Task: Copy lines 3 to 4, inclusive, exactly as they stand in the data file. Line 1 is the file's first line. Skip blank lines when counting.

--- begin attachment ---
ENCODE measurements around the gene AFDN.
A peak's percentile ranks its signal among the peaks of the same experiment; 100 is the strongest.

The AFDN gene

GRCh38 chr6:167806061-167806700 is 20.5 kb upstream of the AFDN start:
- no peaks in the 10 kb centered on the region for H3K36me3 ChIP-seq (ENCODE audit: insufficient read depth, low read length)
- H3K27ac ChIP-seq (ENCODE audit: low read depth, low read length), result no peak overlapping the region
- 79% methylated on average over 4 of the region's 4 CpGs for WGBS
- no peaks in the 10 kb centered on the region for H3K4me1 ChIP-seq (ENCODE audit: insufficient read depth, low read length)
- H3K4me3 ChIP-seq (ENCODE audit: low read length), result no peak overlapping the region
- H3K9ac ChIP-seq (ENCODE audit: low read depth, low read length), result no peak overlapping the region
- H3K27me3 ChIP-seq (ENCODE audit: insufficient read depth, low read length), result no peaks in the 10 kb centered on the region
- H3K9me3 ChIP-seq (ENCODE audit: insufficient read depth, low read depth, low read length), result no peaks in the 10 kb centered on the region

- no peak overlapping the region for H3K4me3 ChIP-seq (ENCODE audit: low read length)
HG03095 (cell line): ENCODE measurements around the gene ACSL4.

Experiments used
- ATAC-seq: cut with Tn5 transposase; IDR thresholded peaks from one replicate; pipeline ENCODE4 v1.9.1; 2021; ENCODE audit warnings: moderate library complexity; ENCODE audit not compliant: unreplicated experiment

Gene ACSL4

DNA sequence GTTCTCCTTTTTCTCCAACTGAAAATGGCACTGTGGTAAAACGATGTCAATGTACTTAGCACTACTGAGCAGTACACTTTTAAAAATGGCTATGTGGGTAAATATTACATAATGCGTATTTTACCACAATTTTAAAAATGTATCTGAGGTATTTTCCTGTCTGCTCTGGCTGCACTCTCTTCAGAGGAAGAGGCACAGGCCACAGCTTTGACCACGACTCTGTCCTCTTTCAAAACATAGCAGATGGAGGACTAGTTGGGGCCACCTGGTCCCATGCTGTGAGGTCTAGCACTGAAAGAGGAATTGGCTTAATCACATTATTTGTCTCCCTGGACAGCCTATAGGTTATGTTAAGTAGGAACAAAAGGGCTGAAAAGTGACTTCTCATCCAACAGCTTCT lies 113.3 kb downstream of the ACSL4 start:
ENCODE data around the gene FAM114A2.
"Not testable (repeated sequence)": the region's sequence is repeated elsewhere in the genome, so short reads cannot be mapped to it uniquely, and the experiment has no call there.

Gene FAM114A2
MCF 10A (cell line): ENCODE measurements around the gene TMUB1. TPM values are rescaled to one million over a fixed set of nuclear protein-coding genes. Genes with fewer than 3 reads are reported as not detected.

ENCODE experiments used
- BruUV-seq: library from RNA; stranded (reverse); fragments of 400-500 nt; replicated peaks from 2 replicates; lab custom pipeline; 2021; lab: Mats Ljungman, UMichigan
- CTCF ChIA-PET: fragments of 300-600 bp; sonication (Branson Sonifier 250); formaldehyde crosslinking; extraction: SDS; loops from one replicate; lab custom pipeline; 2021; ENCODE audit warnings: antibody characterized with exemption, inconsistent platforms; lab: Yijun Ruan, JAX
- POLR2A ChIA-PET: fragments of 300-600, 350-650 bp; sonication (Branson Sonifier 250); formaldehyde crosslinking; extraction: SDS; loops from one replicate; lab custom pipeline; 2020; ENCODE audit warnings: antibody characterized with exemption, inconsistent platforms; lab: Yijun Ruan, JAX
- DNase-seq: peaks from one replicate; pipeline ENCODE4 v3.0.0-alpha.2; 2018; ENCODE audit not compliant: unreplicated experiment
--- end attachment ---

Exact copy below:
The AFDN gene

GRCh38 chr6:167806061-167806700 is 20.5 kb upstream of the AFDN start: